Fabriquer culminates in the fourth chapter, where Iribarren argues that Empedoclean Love governs all “assemblage,” and that Empedocles’ craft images reveal “une homologie selon laquelle la pensée, le monde et le poème, se déploient selon une même loi de formation modelée sur l’agir artisanal” (166). To this end Iribarren marshals an impressive array of arguments and evidence (one rare exception being the possible χαλ[κεύς in P.Strasb.). New significance is found in παλάμη (“palm” or “device”), which is argued to reveal a craft-paradigm governing Empedoclean epistemology. The same word features in Iribarren’s interpretation of the “painters simile” of fr. 23, where he builds on the growing consensus that the three dual participles modifying the painters are not, as previously thought, false duals, but are the key to a proper allegoresis: recent interpreters take the dual painters to represent Love and Strife collaborating, but Iribarren convincingly rejects this on several grounds (including a memorable discussion of art in Love’s “golden age”), and proposes instead that the duals hint at the παλάμαι of Love, which are demiurgic elsewhere—but never dual. Questions may remain, but Iribarren’s is the most cogent reading so far of the duals as true duals. Iribarren also makes special use of the ἄρθμια ἔργα that humans accomplish through Love, translating the phrase with “œuvres de jonction.” Setting aside the etymological link with ἀραρίσκω etc., which Empedocles does play upon, the use of ἄρθμιος in other authors and the Empedoclean context suggest a preoccupation with Love’s role in love, and not in craft (recall Parmenides’ daimon). Are craft and an eroticized nature coextensive, or is the former an outgrowth, as it were, of the latter? Iribarren’s argument for the fundamental identity of nature and art in Empedocles is powerful, but may permit some modulation. Objections aside, this chapter in particular is an exceptional contribution to the scholarship.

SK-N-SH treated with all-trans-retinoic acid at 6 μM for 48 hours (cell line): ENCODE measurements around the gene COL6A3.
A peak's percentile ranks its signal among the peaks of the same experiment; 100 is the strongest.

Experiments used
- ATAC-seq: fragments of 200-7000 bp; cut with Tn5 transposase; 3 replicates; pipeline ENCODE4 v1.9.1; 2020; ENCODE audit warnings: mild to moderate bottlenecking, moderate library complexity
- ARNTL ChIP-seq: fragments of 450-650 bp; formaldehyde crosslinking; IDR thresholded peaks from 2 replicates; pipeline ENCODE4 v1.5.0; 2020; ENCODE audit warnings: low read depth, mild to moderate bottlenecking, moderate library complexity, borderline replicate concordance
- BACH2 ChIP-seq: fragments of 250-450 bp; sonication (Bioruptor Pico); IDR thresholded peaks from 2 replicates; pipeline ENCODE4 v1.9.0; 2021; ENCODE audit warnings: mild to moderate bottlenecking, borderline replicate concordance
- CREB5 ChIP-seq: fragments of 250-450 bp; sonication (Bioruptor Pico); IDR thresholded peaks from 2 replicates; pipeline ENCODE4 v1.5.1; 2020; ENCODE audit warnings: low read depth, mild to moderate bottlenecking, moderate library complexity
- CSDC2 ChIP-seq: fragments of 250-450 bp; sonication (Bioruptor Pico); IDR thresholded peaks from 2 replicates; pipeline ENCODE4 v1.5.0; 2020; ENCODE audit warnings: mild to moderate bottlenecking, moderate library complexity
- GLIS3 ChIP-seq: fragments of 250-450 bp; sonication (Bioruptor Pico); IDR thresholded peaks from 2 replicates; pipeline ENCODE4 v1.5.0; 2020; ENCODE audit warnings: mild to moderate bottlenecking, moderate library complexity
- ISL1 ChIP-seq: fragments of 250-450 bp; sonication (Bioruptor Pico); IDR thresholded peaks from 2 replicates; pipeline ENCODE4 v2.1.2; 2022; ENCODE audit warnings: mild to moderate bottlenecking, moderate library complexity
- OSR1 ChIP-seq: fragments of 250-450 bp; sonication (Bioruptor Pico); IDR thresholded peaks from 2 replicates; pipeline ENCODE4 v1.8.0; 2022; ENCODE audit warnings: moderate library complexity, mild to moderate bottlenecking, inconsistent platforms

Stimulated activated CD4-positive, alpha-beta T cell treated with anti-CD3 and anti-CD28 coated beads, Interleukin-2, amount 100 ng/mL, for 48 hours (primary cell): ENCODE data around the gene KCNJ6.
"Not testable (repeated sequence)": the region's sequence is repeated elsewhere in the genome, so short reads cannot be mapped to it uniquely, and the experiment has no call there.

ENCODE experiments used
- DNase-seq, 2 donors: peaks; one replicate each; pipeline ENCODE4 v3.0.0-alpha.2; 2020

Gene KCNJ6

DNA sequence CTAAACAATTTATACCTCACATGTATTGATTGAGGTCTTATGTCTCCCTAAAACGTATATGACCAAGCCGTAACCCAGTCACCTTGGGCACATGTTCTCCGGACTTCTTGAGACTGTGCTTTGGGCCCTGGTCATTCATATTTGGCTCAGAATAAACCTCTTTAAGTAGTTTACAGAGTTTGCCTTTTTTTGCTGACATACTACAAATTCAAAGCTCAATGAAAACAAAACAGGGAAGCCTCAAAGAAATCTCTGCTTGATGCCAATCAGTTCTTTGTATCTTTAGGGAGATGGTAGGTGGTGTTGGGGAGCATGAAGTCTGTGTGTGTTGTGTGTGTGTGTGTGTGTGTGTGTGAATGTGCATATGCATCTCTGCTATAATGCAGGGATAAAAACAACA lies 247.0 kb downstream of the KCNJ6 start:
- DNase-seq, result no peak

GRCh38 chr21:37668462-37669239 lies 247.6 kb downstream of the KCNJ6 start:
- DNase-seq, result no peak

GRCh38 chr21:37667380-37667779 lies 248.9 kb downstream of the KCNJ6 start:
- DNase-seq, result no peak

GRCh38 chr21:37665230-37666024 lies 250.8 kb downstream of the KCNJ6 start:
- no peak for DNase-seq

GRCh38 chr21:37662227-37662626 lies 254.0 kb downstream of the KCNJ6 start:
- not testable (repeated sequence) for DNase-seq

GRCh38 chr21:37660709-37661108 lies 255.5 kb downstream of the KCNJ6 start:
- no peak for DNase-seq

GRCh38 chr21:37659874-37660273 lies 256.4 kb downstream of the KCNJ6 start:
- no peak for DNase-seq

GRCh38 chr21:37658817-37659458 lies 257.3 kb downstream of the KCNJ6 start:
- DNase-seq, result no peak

This brings us back to the problem of how precisely the schème technique is to be delimited. Self-evident as the schema may be, one wonders, e.g., whether a “crafty” ruse could be usefully distinguished from craft production, and whether their fusion in some of these texts is important for our understanding of how exactly the texts prefigure the later relationships between nature and craft. Perhaps these questions will be taken up in the continuation, apropos of the delineation of τέχνη and φύσις in the sophists and Plato.
The epilogue offers welcome qualifications to any impressions of teleology in the authors considered, thus showing the relevance of the last sentence of the epigraph: “Si la « vie » avait un but, elle ne serait plus la vie.” Iribarren then concludes with an incisive and original sketch of how an increasingly anthropocentric notion of cosmological craft came to shape Socratic teleology.
Besides a helpful outline and bibliography (where perhaps the most conspicuous absence is Giambattista Vico, who seems to lurk behind many passages), the back matter contains an index des personnages, a compendious index des notions, and an index locorum. It is well edited: I noted few errors, none obstructive. There are e.g. a few mistaken diacritics; a colon missing after ἀγορεύεις (41); 605 for 600 (74); τύτων for τούτων (189); δι’ ἀγυίων for δι’ ἀγυιῶν (Emp. 100.22, 205), where, since most editions print only διὰ γυίων, a note would have helped (ἄγυια is “street,” which Bollack took as a metaphor for “vein”). Otherwise the Greek is treated meticulously: numerous textual problems are carefully discussed, and all is translated clearly and precisely.
Like Iribarren’s prior publications, Fabriquer displays a rare combination of poetical, philological, and philosophical sensitivity and breadth. While the separate chapters would be worthwhile for specialists, the whole is accessible to a wider audience of advanced undergraduates and beyond. This book should reward anyone with interests in early Greek poetry and philosophy and their interaction, but particularly those interested in the history of craft metaphors and teleological thought, for whom it will be essential reading. One expects that the same will be true of the project’s continuation.